Prototype for one-metre wide vehicle developed

The prototype of a revolutionary new type of vehicle only one metre wide specially designed for cities has been developed by a team of European scientists. The vehicle combines the safety of a micro-car and the manoeuvrability of a motorbike, while being more fuel-efficient and less polluting than other vehicles.

The CLEVER (Compact Low Emission Vehicle for Urban Transport) vehicle is a £1.5 million collaborative project which has involved nine European partners from industry and research, including the University of Bath

The three-year international project has produced a tilting three-wheeled vehicle that is fully enclosed and has seats for the driver and a passenger. Its strengthened frame protects the driver in a crash and the vehicle has a top speed of approximately 60 mph (about 100 kph) and an acceleration of 0-40 mph (60 kph) in seven seconds.

At just over three feet (1 metre) wide, it is 20 inches (0.5 metres) narrower than a micro-car, and three feet narrower than a medium sized conventional car. This reduced width means more efficient parking bays, and the possibility of narrower lanes for such vehicles.

The vehicle is different from previous attempts to create a small urban vehicle in that it is fully enclosed in a metal framework, is stylishly designed and is much safer. Its roof is as high as conventional cars, and it carries one passenger, who sits behind the driver.

Yesterday’s UK launch of the car, held at the University of Bath, has resulted in coverage in the national media (see Related Links – the BBC site has video footage from the 6 O’Clock news bulletin last night).

German, French, British and Austrian organisations, including BMW, began work on the project in December 2002 completed it in March this year. It is funded by the European Union.

Partners include: the Technische Universitaet Berlin in Berlin, the Institut Francais Du Petrole in Vernaison near Lyon, and the Institut Fuer Verkehrswesen – Universitaet Fuer Bodenkultur, in Vienna.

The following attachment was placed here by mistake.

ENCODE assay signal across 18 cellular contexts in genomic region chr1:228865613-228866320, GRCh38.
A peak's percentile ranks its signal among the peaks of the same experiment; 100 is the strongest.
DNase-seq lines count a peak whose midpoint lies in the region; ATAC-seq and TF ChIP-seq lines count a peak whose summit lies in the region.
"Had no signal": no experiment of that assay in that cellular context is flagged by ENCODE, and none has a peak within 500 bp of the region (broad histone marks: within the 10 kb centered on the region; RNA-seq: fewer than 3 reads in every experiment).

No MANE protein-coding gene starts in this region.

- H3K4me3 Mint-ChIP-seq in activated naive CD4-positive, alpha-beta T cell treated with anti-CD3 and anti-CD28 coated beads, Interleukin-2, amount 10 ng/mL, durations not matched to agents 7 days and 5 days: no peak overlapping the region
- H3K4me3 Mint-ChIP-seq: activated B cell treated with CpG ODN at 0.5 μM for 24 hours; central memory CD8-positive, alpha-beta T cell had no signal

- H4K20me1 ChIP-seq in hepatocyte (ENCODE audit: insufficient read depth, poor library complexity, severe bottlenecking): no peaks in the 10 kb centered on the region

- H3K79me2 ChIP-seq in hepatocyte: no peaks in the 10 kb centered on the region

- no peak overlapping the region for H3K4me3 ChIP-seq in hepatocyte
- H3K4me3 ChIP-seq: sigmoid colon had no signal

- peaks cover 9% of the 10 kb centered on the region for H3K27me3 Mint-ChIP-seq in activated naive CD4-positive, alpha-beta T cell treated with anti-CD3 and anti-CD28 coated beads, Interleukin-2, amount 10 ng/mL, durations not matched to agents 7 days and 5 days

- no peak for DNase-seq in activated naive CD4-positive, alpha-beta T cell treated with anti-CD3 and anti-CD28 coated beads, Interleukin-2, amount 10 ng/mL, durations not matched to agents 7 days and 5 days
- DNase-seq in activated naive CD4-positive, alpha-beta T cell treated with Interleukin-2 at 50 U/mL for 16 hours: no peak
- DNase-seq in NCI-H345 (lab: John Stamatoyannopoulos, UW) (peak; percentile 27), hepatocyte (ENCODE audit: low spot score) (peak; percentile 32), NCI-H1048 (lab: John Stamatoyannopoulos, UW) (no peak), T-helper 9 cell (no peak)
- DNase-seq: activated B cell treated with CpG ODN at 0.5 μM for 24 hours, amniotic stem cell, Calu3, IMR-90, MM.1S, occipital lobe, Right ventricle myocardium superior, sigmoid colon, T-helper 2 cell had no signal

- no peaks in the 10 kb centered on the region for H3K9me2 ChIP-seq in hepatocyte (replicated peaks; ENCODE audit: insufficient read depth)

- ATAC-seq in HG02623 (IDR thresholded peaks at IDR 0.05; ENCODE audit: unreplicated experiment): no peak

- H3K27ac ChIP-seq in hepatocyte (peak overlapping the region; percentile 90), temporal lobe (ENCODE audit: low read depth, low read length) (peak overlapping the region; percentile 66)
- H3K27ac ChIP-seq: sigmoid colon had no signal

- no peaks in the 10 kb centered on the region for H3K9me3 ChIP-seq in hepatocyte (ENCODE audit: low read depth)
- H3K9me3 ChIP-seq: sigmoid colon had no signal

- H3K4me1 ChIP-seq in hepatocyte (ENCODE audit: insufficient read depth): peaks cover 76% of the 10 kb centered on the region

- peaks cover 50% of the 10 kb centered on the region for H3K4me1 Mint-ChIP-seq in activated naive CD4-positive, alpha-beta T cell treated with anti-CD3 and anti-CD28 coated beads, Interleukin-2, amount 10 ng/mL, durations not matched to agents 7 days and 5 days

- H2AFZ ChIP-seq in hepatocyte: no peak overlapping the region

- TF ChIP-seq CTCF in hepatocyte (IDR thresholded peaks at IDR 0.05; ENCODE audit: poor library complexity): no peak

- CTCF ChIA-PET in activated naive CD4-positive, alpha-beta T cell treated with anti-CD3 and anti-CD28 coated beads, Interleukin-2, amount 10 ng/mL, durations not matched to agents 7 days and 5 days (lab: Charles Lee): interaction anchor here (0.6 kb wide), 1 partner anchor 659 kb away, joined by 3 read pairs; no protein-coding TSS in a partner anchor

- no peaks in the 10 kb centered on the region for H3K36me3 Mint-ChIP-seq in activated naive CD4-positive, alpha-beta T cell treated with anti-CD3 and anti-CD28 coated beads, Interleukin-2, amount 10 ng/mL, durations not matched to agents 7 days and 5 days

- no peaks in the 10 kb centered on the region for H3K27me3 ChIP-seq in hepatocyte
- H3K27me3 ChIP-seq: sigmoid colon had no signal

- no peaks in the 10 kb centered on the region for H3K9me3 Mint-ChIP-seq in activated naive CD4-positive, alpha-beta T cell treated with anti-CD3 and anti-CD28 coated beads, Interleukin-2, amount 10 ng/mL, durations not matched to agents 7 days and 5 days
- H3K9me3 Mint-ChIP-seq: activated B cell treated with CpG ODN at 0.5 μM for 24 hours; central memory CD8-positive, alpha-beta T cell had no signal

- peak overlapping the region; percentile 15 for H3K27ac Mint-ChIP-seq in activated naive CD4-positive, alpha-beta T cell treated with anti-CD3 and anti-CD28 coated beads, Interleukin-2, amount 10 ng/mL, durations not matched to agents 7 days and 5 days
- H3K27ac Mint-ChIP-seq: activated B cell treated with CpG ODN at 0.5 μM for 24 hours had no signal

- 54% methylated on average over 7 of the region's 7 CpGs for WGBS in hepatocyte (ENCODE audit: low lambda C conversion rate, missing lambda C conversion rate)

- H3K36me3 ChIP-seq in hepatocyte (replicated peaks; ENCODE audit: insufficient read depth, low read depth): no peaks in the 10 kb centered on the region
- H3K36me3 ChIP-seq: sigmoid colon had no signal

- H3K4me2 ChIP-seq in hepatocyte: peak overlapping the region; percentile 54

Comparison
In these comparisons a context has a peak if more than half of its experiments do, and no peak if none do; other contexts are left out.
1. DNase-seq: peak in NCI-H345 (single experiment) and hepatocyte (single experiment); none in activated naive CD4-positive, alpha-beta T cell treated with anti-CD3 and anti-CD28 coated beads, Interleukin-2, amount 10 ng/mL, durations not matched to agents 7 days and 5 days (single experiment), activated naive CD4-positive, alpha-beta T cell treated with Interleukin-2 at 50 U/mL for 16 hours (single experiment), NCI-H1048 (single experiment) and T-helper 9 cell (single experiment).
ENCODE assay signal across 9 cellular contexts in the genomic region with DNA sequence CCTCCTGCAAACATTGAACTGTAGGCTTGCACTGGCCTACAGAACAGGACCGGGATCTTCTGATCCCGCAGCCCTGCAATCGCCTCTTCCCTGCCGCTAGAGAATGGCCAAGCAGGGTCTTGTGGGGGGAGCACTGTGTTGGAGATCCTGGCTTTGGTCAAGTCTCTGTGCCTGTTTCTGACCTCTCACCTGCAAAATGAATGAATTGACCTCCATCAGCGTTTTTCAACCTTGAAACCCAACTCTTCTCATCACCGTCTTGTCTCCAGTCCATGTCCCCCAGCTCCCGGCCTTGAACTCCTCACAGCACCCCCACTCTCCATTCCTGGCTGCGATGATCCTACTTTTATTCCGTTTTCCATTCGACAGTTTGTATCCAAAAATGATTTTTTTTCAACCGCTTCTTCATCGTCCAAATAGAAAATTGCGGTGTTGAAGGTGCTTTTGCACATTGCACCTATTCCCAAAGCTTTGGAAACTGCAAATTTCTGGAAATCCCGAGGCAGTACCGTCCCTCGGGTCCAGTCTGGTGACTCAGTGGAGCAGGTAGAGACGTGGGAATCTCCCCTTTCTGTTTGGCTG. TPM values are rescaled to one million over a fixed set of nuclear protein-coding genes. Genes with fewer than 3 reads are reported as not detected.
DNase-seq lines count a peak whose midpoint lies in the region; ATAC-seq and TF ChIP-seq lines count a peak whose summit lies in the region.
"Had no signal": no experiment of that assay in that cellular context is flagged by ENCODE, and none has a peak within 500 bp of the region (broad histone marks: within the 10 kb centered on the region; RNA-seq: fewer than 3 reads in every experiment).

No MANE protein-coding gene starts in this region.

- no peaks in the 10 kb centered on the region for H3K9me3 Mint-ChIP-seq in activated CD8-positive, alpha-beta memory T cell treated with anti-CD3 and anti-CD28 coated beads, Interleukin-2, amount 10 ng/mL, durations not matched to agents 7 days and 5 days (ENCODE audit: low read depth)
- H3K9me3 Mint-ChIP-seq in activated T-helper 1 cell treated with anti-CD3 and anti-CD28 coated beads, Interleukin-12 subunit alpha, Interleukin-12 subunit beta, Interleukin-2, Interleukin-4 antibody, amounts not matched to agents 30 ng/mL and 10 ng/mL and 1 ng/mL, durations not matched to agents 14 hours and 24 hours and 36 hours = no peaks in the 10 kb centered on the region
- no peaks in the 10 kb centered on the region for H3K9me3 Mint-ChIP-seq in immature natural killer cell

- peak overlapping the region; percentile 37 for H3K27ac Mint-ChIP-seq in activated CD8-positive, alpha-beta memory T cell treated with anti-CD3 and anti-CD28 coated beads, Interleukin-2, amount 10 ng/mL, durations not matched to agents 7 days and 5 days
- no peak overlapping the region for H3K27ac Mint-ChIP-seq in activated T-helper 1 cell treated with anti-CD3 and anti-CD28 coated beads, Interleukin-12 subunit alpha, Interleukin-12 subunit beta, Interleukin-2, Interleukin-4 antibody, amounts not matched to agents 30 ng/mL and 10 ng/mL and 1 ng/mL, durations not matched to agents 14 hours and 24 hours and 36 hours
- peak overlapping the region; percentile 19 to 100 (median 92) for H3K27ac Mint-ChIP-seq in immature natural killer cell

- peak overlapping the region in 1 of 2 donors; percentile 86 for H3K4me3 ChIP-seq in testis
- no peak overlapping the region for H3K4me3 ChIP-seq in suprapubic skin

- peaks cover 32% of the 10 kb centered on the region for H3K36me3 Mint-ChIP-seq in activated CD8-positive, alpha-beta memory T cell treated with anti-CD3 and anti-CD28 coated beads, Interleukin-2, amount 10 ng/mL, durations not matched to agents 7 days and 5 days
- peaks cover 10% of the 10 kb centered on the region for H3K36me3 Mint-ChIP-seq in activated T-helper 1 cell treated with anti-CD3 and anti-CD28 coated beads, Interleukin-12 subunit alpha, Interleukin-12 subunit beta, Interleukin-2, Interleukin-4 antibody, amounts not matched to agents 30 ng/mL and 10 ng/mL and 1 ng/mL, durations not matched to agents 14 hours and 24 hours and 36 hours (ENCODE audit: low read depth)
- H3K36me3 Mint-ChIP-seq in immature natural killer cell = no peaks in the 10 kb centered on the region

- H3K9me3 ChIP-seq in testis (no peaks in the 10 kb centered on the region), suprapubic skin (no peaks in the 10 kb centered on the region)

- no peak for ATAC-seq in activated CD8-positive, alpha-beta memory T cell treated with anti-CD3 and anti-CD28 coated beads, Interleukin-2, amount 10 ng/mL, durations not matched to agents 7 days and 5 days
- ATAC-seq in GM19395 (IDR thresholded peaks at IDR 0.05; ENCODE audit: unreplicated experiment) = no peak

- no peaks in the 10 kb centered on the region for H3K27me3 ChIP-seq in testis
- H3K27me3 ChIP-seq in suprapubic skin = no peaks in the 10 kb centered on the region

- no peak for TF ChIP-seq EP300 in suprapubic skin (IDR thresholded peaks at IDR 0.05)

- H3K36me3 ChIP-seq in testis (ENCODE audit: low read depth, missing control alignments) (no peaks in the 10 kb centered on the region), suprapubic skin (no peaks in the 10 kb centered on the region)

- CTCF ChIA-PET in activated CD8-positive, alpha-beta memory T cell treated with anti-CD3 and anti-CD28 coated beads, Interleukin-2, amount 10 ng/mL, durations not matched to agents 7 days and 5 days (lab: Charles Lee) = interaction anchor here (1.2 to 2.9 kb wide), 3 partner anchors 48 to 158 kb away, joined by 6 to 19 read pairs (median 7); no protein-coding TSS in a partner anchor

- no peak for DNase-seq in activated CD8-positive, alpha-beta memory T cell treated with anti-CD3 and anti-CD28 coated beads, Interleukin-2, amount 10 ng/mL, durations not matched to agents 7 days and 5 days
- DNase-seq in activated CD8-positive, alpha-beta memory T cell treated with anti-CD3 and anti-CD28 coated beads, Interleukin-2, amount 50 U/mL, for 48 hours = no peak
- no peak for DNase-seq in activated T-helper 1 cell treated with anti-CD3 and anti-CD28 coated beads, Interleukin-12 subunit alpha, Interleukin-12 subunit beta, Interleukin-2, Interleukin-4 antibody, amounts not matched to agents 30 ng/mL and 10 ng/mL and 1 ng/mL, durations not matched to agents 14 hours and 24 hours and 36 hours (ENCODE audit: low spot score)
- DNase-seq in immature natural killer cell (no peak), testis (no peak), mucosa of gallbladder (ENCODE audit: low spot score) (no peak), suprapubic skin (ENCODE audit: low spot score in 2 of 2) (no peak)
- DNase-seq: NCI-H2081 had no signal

Matt Barker and Ben Drew, research officers at the University of Bath’s Centre for Power Transmission and Motion Control, developed a novel tilting chassis concept to keep the vehicle stable in corners. The vehicle controls the amount of tilt automatically, unlike on a motorcycle where the rider controls how far to tilt the vehicle.

The hydraulic active tilt system is electronically controlled to keep the vehicle balanced at all speeds while maintaining car-like steering throughout. The vehicle has an aluminium frame and plastic body work.

The work at Bath focused on the design and simulation of the vehicle chassis and control of the hydraulic tilting system. Cooper-Avon Tyres Ltd worked with the University of Bath to achieve these goals.

Running on compressed natural gas, the vehicle would not only help preserve stocks of oil but would emit about a third of the carbon dioxide than conventional family cars. Because it does not run on petrol or diesel, it would not be liable for the congestion charge in London, or any other city where the charge is likely to be adopted. Its fuel consumption is equivalent to 108 miles per gallon (or 2.6 litres per 100 kms) with petrol, a third of most cars.